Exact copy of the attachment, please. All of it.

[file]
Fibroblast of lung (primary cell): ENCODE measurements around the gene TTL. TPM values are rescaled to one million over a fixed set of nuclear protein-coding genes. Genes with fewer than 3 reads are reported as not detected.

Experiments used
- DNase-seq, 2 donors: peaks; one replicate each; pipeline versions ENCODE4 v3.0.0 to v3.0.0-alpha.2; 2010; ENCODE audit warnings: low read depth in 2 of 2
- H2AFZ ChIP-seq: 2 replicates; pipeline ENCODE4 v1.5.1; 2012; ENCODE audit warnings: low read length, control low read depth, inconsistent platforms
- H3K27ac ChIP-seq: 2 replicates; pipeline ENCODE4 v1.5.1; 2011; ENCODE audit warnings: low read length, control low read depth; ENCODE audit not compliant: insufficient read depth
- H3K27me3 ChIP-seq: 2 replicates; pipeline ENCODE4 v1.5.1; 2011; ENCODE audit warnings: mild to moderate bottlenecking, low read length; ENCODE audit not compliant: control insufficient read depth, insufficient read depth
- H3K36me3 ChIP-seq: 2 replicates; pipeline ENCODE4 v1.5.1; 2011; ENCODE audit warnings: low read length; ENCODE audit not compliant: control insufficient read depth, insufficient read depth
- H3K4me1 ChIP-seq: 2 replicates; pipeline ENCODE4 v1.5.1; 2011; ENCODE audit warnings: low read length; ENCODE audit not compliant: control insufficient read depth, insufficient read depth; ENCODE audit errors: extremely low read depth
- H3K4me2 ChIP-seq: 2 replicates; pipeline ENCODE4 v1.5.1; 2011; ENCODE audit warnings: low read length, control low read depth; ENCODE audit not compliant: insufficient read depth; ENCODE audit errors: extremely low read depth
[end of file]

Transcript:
Fibroblast of lung (primary cell): ENCODE measurements around the gene TTL. TPM values are rescaled to one million over a fixed set of nuclear protein-coding genes. Genes with fewer than 3 reads are reported as not detected.

Experiments used
- DNase-seq, 2 donors: peaks; one replicate each; pipeline versions ENCODE4 v3.0.0 to v3.0.0-alpha.2; 2010; ENCODE audit warnings: low read depth in 2 of 2
- H2AFZ ChIP-seq: 2 replicates; pipeline ENCODE4 v1.5.1; 2012; ENCODE audit warnings: low read length, control low read depth, inconsistent platforms
- H3K27ac ChIP-seq: 2 replicates; pipeline ENCODE4 v1.5.1; 2011; ENCODE audit warnings: low read length, control low read depth; ENCODE audit not compliant: insufficient read depth
- H3K27me3 ChIP-seq: 2 replicates; pipeline ENCODE4 v1.5.1; 2011; ENCODE audit warnings: mild to moderate bottlenecking, low read length; ENCODE audit not compliant: control insufficient read depth, insufficient read depth
- H3K36me3 ChIP-seq: 2 replicates; pipeline ENCODE4 v1.5.1; 2011; ENCODE audit warnings: low read length; ENCODE audit not compliant: control insufficient read depth, insufficient read depth
- H3K4me1 ChIP-seq: 2 replicates; pipeline ENCODE4 v1.5.1; 2011; ENCODE audit warnings: low read length; ENCODE audit not compliant: control insufficient read depth, insufficient read depth; ENCODE audit errors: extremely low read depth
- H3K4me2 ChIP-seq: 2 replicates; pipeline ENCODE4 v1.5.1; 2011; ENCODE audit warnings: low read length, control low read depth; ENCODE audit not compliant: insufficient read depth; ENCODE audit errors: extremely low read depth